By the Fence
This community is called, New Raman Reti, named after the sandy soils where Krishna and Balaram used to play in India. My japa walking trail is approximately a mile long, so I trek up and down this route avoiding pavement all together. This country rode is covered with a natural white sand that once reflected by the moon’s luminescence, allows you to see what might be slithering across it. You know where you’re stepping even in the dark. It’s a great trail, uneven in areas, allowing the soles to stretch and flex a bit. Along the trail, bulls and cows tend to line up at the edge of a fence where local devotees love to feed them. If that kind of generous offer doesn’t come, then grass is in abundance. Egrets, small heron like birds, stay near these bovine friends. When the animal starts to pull and tear at the grass, bugs leap out who catch the surprise of their life as they are gulped up by those birds.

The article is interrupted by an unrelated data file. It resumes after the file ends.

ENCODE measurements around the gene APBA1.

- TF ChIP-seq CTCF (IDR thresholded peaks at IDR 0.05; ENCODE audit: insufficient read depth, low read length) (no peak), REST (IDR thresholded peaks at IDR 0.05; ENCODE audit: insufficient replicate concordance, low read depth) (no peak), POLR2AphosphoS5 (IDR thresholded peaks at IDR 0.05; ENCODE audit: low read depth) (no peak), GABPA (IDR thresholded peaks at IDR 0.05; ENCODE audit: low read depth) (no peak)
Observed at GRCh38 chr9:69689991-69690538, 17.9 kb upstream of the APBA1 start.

My conjecture is that these bovine cows are in their retired mode of life. They are slow and easy going , and love their leisure time under the shade.
This is not where I spend my hours – by the fence along the trail. At the edge of the fence line I maximize my time at the local A/C’d chartered school’s cafeteria for practices on our devotional road show called “Bharata”. The challenge for Laghu Hari, Godruma Goura, and myself, is that the kids are inexperienced at drama, although they are eager to learn. It means we work hard, but it’s all devotional service to Krishna and that’s what makes it all enjoyable for body, mind and spirit.